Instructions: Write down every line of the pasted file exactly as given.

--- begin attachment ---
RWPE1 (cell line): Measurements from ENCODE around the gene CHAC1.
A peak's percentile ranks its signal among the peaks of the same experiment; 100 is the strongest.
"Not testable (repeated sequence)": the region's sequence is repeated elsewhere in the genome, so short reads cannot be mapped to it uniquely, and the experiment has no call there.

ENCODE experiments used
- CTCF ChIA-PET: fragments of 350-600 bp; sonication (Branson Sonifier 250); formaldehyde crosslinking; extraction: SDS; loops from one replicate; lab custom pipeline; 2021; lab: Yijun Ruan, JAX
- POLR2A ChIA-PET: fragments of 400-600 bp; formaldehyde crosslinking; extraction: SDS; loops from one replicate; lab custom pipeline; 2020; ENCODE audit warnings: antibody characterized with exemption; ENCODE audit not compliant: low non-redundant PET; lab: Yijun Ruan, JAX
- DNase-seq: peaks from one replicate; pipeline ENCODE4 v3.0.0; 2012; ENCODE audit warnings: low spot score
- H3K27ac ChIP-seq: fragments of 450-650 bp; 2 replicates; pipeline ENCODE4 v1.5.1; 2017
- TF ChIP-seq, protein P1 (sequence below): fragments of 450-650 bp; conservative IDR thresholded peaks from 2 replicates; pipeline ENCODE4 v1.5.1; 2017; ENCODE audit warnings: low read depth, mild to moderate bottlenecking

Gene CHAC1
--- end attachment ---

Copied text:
RWPE1 (cell line): Measurements from ENCODE around the gene CHAC1.
A peak's percentile ranks its signal among the peaks of the same experiment; 100 is the strongest.
"Not testable (repeated sequence)": the region's sequence is repeated elsewhere in the genome, so short reads cannot be mapped to it uniquely, and the experiment has no call there.

ENCODE experiments used
- CTCF ChIA-PET: fragments of 350-600 bp; sonication (Branson Sonifier 250); formaldehyde crosslinking; extraction: SDS; loops from one replicate; lab custom pipeline; 2021; lab: Yijun Ruan, JAX
- POLR2A ChIA-PET: fragments of 400-600 bp; formaldehyde crosslinking; extraction: SDS; loops from one replicate; lab custom pipeline; 2020; ENCODE audit warnings: antibody characterized with exemption; ENCODE audit not compliant: low non-redundant PET; lab: Yijun Ruan, JAX
- DNase-seq: peaks from one replicate; pipeline ENCODE4 v3.0.0; 2012; ENCODE audit warnings: low spot score
- H3K27ac ChIP-seq: fragments of 450-650 bp; 2 replicates; pipeline ENCODE4 v1.5.1; 2017
- TF ChIP-seq, protein P1 (sequence below): fragments of 450-650 bp; conservative IDR thresholded peaks from 2 replicates; pipeline ENCODE4 v1.5.1; 2017; ENCODE audit warnings: low read depth, mild to moderate bottlenecking

Gene CHAC1